“Maybe it’s a blessing drugs didn’t do anything for you,” I told him, not knowing why or where the words came from.
“I’m going to get myself together.” He nodded; to convince himself.
When we arrived at the courthouse, there were two winding lines of people waiting to enter through building security. Light rain had begun to fall, and I hoped it would not take long to make it inside.
“Well, you have a good day.” He said.
“You too and thanks for getting me here.” I told him as he walked away then stopped at the back of the longer of the two lines, twenty feet away from me; standing in the shorter line. It was an odd thing to do, after having walked the whole way with me.
Periodically, I looked over my shoulder at him, but he never looked in my direction. He stared at the back of the person’s head in front of him in line.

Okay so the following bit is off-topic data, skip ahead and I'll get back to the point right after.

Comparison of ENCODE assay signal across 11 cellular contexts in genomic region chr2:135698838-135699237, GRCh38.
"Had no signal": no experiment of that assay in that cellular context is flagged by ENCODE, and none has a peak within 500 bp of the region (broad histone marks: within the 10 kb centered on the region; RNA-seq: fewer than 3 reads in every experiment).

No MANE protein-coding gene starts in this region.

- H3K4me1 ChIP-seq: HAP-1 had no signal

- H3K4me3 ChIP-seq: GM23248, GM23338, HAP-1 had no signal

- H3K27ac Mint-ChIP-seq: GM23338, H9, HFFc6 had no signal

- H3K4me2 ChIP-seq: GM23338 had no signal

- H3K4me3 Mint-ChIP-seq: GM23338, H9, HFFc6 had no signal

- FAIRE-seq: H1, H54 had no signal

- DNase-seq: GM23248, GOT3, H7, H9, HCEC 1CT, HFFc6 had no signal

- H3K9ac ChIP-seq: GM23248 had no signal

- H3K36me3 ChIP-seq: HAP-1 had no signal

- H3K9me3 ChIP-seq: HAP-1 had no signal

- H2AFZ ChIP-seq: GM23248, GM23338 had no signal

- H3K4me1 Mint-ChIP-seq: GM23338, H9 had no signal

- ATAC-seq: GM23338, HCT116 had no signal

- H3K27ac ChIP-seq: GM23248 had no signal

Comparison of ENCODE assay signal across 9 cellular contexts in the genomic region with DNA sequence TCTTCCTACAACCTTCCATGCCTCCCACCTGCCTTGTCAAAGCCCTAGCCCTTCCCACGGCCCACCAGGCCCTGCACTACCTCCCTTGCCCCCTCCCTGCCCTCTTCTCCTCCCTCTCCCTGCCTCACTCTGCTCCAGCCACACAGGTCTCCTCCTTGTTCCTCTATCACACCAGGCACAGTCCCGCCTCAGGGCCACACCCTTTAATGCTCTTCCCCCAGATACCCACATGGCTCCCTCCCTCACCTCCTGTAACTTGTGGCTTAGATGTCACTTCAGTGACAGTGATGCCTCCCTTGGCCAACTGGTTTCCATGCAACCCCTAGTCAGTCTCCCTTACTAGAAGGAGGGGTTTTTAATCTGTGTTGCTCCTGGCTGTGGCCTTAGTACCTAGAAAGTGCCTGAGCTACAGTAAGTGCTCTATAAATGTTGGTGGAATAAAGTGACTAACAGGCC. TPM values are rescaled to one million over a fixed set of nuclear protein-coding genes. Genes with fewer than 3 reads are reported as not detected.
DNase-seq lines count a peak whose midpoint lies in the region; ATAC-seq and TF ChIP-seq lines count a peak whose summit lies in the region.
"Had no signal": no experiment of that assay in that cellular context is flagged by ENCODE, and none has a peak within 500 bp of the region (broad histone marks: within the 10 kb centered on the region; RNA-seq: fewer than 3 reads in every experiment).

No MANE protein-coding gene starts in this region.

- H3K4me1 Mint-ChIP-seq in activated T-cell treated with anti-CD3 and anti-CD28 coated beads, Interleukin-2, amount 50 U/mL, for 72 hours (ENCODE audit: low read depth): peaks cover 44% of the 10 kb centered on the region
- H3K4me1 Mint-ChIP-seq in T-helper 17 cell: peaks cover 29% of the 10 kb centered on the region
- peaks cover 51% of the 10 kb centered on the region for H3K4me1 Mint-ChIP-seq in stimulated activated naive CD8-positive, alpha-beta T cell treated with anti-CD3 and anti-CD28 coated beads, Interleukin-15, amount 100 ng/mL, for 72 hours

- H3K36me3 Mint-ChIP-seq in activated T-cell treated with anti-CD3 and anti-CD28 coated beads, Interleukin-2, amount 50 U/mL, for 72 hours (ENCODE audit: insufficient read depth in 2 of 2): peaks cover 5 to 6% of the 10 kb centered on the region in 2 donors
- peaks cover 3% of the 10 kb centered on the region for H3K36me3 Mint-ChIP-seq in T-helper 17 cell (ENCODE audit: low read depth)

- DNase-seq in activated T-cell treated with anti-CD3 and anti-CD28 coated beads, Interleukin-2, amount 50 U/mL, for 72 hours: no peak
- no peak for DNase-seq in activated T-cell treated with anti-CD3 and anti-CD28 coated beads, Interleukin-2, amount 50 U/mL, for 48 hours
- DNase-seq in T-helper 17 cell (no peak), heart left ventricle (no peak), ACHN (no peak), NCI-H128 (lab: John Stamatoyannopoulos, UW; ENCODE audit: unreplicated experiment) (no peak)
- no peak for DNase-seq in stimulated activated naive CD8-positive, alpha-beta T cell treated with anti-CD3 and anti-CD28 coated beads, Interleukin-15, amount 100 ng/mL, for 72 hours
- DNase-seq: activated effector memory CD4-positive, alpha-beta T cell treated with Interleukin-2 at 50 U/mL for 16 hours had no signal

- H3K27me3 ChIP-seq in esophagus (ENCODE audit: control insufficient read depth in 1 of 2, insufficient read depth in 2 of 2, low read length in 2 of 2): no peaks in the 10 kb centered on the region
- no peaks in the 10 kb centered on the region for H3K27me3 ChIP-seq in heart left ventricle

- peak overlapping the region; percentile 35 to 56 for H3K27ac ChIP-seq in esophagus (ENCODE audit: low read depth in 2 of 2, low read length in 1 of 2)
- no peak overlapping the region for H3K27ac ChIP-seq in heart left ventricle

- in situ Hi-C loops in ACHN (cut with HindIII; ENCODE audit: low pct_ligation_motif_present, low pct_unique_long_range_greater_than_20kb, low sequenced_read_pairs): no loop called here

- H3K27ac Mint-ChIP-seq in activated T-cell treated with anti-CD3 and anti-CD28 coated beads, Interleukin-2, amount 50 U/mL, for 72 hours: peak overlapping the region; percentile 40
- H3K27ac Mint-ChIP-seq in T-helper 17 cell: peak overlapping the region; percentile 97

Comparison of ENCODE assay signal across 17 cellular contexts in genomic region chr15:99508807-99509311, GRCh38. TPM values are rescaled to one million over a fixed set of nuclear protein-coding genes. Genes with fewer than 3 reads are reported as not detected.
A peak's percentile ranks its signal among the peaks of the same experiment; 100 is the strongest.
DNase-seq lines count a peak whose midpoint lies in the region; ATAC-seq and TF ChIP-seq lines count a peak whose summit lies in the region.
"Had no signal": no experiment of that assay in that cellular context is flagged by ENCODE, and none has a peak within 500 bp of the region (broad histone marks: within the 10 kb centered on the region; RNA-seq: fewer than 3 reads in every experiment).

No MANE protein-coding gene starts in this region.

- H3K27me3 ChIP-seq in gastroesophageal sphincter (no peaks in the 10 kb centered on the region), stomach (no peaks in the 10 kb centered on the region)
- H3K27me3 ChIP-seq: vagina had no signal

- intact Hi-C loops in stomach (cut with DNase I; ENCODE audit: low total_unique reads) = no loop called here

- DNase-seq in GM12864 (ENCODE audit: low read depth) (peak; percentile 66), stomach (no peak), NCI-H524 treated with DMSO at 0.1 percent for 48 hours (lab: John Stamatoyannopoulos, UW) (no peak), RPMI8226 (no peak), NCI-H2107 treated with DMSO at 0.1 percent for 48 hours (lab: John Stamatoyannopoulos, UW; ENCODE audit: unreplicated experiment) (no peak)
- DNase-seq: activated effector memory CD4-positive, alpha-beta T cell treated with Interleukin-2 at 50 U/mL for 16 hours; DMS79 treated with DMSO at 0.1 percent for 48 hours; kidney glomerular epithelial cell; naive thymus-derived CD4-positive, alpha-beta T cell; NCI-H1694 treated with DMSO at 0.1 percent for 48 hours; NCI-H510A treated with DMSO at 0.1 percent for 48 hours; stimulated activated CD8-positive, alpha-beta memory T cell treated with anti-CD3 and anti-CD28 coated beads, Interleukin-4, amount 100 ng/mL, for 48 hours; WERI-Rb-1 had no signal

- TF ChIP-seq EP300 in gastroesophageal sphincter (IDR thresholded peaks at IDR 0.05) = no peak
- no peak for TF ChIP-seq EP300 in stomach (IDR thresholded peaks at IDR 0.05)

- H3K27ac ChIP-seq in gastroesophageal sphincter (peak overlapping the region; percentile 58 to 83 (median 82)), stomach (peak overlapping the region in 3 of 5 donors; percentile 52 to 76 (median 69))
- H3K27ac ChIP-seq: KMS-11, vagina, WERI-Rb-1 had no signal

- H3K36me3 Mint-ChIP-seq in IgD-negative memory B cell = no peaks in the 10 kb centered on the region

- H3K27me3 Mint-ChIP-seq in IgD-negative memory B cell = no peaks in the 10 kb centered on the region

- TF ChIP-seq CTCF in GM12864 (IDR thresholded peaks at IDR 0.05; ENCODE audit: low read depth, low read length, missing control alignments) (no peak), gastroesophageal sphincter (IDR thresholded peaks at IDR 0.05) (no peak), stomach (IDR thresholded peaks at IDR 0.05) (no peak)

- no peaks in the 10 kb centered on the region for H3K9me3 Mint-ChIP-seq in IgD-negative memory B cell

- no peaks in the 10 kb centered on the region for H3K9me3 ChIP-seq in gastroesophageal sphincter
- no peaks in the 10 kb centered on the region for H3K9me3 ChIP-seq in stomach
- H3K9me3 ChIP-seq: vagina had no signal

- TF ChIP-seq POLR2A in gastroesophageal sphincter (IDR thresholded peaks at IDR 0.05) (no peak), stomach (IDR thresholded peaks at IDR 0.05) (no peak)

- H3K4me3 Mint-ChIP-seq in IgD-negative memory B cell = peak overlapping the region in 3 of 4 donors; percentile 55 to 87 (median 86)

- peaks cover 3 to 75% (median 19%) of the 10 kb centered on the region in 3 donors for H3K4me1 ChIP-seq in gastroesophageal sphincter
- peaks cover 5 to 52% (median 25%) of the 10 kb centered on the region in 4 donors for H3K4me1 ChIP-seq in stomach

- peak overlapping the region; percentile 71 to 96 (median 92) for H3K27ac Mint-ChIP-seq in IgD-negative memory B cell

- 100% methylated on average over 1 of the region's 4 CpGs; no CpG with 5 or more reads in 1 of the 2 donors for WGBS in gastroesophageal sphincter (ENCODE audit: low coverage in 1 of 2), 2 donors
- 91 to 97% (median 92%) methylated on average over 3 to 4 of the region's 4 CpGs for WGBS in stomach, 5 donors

I sat in the crowded juror’s lounge among an assortment of old, young, men, and women I avoided making eye contact with for the remainder of the day, except an hour for lunch. I never spoke to anyone in the room, and they did not talk to me. We engulfed ourselves in our private worlds of smartphones, and Kindles. I finally completed The Brief Wondrous Life of Oscar Wao then switched to Words with Friends and challenged a random player; who beat me six times.
After seven hours of waiting, the clerk of court entered the room and announced “Ladies and Gentlemen, no other jury panels will be needed today. You are free to go and thank you for fulfilling your civic duty.”
When I exited the Courthouse, I followed the signs to the underground metro station. It was less than a stone’s throw away.